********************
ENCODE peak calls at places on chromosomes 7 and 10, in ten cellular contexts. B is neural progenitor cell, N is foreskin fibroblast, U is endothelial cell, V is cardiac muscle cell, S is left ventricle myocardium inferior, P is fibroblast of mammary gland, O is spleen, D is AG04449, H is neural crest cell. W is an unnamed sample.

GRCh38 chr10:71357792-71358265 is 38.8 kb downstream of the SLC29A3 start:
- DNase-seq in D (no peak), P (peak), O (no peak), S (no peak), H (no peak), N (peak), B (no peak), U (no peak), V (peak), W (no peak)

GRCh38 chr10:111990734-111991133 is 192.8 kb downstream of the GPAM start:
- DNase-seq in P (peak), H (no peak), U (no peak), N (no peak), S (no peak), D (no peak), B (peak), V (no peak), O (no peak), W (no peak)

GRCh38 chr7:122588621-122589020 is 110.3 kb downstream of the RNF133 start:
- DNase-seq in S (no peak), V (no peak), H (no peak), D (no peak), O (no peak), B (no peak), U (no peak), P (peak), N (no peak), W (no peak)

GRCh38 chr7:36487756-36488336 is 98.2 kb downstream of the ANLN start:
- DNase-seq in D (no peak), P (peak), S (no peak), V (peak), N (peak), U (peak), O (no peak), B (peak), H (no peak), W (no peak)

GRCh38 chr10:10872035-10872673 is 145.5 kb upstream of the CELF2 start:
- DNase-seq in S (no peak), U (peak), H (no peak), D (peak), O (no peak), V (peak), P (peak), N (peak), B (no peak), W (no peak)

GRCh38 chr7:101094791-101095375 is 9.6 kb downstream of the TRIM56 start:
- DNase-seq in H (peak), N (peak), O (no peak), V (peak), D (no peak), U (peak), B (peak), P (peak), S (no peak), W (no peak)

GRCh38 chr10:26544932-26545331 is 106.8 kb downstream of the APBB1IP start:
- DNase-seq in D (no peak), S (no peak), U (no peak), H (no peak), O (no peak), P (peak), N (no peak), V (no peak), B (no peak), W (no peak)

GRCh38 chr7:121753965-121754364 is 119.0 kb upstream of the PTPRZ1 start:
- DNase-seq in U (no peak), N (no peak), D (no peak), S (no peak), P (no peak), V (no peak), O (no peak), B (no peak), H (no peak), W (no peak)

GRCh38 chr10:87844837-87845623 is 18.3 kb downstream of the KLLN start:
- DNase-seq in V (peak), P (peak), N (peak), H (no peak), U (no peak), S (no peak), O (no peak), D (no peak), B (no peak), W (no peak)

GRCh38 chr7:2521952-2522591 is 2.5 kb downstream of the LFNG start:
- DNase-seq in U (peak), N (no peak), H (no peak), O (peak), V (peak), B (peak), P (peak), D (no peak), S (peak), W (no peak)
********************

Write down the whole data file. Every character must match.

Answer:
ENCODE peak calls at places on chromosomes 7 and 10, in ten cellular contexts. B is neural progenitor cell, N is foreskin fibroblast, U is endothelial cell, V is cardiac muscle cell, S is left ventricle myocardium inferior, P is fibroblast of mammary gland, O is spleen, D is AG04449, H is neural crest cell. W is an unnamed sample.

GRCh38 chr10:71357792-71358265 is 38.8 kb downstream of the SLC29A3 start:
- DNase-seq in D (no peak), P (peak), O (no peak), S (no peak), H (no peak), N (peak), B (no peak), U (no peak), V (peak), W (no peak)

GRCh38 chr10:111990734-111991133 is 192.8 kb downstream of the GPAM start:
- DNase-seq in P (peak), H (no peak), U (no peak), N (no peak), S (no peak), D (no peak), B (peak), V (no peak), O (no peak), W (no peak)

GRCh38 chr7:122588621-122589020 is 110.3 kb downstream of the RNF133 start:
- DNase-seq in S (no peak), V (no peak), H (no peak), D (no peak), O (no peak), B (no peak), U (no peak), P (peak), N (no peak), W (no peak)

GRCh38 chr7:36487756-36488336 is 98.2 kb downstream of the ANLN start:
- DNase-seq in D (no peak), P (peak), S (no peak), V (peak), N (peak), U (peak), O (no peak), B (peak), H (no peak), W (no peak)

GRCh38 chr10:10872035-10872673 is 145.5 kb upstream of the CELF2 start:
- DNase-seq in S (no peak), U (peak), H (no peak), D (peak), O (no peak), V (peak), P (peak), N (peak), B (no peak), W (no peak)

GRCh38 chr7:101094791-101095375 is 9.6 kb downstream of the TRIM56 start:
- DNase-seq in H (peak), N (peak), O (no peak), V (peak), D (no peak), U (peak), B (peak), P (peak), S (no peak), W (no peak)

GRCh38 chr10:26544932-26545331 is 106.8 kb downstream of the APBB1IP start:
- DNase-seq in D (no peak), S (no peak), U (no peak), H (no peak), O (no peak), P (peak), N (no peak), V (no peak), B (no peak), W (no peak)

GRCh38 chr7:121753965-121754364 is 119.0 kb upstream of the PTPRZ1 start:
- DNase-seq in U (no peak), N (no peak), D (no peak), S (no peak), P (no peak), V (no peak), O (no peak), B (no peak), H (no peak), W (no peak)

GRCh38 chr10:87844837-87845623 is 18.3 kb downstream of the KLLN start:
- DNase-seq in V (peak), P (peak), N (peak), H (no peak), U (no peak), S (no peak), O (no peak), D (no peak), B (no peak), W (no peak)

GRCh38 chr7:2521952-2522591 is 2.5 kb downstream of the LFNG start:
- DNase-seq in U (peak), N (no peak), H (no peak), O (peak), V (peak), B (peak), P (peak), D (no peak), S (peak), W (no peak)